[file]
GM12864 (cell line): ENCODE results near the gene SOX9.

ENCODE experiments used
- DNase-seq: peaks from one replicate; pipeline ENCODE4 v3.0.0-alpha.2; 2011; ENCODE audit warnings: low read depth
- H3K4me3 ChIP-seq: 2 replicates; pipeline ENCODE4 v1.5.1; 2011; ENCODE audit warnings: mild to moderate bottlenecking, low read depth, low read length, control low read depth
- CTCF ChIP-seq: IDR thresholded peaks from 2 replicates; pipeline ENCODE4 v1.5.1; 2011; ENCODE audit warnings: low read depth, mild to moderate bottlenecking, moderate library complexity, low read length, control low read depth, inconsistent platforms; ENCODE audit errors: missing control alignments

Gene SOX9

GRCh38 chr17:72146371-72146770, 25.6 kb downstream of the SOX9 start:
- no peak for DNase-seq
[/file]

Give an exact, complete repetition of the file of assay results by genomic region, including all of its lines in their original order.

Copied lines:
GM12864 (cell line): ENCODE results near the gene SOX9.

ENCODE experiments used
- DNase-seq: peaks from one replicate; pipeline ENCODE4 v3.0.0-alpha.2; 2011; ENCODE audit warnings: low read depth
- H3K4me3 ChIP-seq: 2 replicates; pipeline ENCODE4 v1.5.1; 2011; ENCODE audit warnings: mild to moderate bottlenecking, low read depth, low read length, control low read depth
- CTCF ChIP-seq: IDR thresholded peaks from 2 replicates; pipeline ENCODE4 v1.5.1; 2011; ENCODE audit warnings: low read depth, mild to moderate bottlenecking, moderate library complexity, low read length, control low read depth, inconsistent platforms; ENCODE audit errors: missing control alignments

Gene SOX9

GRCh38 chr17:72146371-72146770, 25.6 kb downstream of the SOX9 start:
- no peak for DNase-seq